The constitution of Florence, as founded by Fra Girolamo, was not a fierce democracy; it by no means recognised universal suffrage. The parliament of the whole people, summoned by the tocsin, had been the main instrument of the silent despotism of the Medici. This turbulent assemblage had of necessity devolved its full powers on a Balia, and on certain functionaries, the Accoppiatori, whose names, duly prepared by the Medicean faction, had been carried by acclamation, and thus assumed the sovereignty under the secret dictatorship of
Cosmo, or his descendants. It was thus shown, on a small scale, how universal suffrage ends in despotism. The great Council of the nation, established by Savonarola, comprehended the citizens with the right of suffrage; it consisted of all who had the right to take part in public affairs, that is, citizens of above thirty years of age (in some cases twentyfive), of blameless character (netti di specchio), who themselves or their fathers, grandfathers, or great-grandfathers, had been either in the Signory, gonfaloniers of the companies, or of the twelve Buonomini. The population of Florence and its territory was reckoned by a curious statistical return, published by Roscoe, at 450,000; the Great Council comprised but 3,200; of those one-third were chosen by lot for six months, and so in succession. No meeting had authority if of less than one thousand. The attributes of this kind of broad hereditary peerage were, to appoint to all the magistracies, to adopt or reject all laws. Afterwards it became a court of appeal from the sentences of death or exile passed by the Signory; this was called the trial of the six beans (sei feve). The Signory was supreme, under the control of the Great Council.
There was a second council of eighty (the richiesti); a senate which advised the Signory, drew up the laws to be submitted to the Great Council; decided on peace or war, conducted foreign and military affairs. Every member of the eighty must be full forty years old; all the magistrates formed part of it, and had a deliberative voice in its counsels. Such, in its outline, was the constitution of Savonarola, or rather of God; for Savonarola enacted it in the name and authority of God: on its maintenance depended God's blessing and the promised unexampled prosperity of Florence. Nor was this all; it had a head, and this head was no less than Christ himself. Our own Fifth-monarchy-men were anticipated in this instalment of King Jesus as the paramount sovereign. The popular cry in defence of the constitution was, Live Jesus Christ;' again and again the preacher, in his panegyric on his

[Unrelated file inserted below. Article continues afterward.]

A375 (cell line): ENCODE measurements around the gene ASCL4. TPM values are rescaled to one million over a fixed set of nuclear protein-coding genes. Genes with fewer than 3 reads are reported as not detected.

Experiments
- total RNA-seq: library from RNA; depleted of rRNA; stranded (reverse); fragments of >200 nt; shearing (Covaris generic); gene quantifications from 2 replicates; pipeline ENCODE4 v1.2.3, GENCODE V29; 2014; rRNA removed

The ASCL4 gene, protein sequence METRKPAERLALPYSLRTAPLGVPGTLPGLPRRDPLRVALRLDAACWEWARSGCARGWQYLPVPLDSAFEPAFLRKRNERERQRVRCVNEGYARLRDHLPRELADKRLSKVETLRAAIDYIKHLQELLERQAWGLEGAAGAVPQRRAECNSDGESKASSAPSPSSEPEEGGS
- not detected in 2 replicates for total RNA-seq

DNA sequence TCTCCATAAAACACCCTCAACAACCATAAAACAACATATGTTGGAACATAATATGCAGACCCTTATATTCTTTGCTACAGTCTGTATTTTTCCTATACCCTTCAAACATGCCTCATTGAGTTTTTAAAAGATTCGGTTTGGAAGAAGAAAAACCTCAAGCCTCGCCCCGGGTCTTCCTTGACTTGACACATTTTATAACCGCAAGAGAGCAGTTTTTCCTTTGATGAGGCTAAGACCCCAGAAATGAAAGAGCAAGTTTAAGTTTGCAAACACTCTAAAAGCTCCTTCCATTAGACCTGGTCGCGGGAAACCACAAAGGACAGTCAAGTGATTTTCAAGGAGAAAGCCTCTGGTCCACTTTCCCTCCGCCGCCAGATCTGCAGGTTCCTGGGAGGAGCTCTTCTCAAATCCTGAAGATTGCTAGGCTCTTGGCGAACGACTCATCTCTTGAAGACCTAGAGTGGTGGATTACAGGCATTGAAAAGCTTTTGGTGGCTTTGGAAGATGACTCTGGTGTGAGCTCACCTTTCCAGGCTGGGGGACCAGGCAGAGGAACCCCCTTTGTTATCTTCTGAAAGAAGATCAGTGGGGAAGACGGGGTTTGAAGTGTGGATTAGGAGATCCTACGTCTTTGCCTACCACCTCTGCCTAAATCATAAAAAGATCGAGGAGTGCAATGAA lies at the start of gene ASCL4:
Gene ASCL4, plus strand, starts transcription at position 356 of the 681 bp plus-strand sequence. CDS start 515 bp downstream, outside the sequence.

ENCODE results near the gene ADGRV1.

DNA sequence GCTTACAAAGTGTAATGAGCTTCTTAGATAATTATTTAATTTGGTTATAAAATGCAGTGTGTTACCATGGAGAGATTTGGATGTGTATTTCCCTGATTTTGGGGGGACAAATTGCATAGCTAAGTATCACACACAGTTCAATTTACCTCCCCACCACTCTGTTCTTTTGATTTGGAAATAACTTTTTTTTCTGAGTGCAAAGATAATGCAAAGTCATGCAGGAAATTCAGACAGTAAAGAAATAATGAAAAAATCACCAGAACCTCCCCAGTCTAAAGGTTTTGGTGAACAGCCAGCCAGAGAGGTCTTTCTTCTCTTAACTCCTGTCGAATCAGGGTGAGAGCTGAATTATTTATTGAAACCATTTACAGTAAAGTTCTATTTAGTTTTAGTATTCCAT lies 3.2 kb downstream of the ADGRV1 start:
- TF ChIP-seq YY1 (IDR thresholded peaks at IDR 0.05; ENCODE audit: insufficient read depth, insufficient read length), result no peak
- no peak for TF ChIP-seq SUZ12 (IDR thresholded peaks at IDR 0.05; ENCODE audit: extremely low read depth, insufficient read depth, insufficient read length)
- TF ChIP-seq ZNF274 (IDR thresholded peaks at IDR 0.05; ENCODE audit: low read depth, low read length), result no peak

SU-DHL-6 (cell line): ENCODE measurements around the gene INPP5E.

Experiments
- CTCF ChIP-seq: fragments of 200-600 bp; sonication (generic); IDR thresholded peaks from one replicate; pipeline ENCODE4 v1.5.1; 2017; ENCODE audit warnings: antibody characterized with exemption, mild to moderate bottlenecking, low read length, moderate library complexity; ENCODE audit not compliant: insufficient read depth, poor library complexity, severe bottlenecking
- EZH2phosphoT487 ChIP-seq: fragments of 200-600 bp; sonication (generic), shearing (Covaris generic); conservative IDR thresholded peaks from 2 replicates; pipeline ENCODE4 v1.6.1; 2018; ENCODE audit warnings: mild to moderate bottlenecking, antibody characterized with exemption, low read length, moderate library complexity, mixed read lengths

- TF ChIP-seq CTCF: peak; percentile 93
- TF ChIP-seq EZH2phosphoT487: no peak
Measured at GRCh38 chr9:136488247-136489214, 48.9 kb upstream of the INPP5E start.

own great work, declares it the especial care of the Saviour and of the Virgin.
What was the office and position of Savonarola himself in the new constitution ? It was one of greater influence and authority, because it was anomalous and undefined. The Lord of Florence was Jesus Christ, but the representative of the divine will, the prophet by whom it was permitted to reveal the future, was Savonarola. His office was something like that of a judge of Israel, or a Roman censor with dictatorial power. Nor was it that the Signory or the Council had resort to the cell of the Friar, as to the seat of a living and perpetual oracle. He is found in the pulpit during the more than three years of his domination, with rare pause or intermission, and that not merely as the Christian preacher denouncing the sins of men, but as the guardian of the public weal. It is Florence which is the constant object of his terrible or cheering address. Against the attempt to restore the parliament, he thundered with more than his usual vehemence. “People, if you would not ruin yourselves, permit not the parliament to assemblekeep well this maxim, and teach it to your sons. People, when you hear the bell which summons you to parliament, rise up, draw your sword, and say to those who convoke it, What would you have? Has not the Council full power ? What law do you propose? Will not the Council do it as well ?' He urges them to make the Signory take a solemn oath not to assemble the parliament, to inflict heavy fines on all who should order the bells to sound for it. I would have, if the guilty man be of the Signory, his head struck off ; if he be not, let him be declared a rebel, and his goods confiscated.' This was strong language even for the tribune preacher.
But in truth, according to Savonarola, it was the primary and essential postulate of the constitution of Florence, that Florence should be a Christian city; a city such as had never
* Predic. sopra li Salmi, July 28, 1495. See Perrens, p. 214, for the rest of the quotation.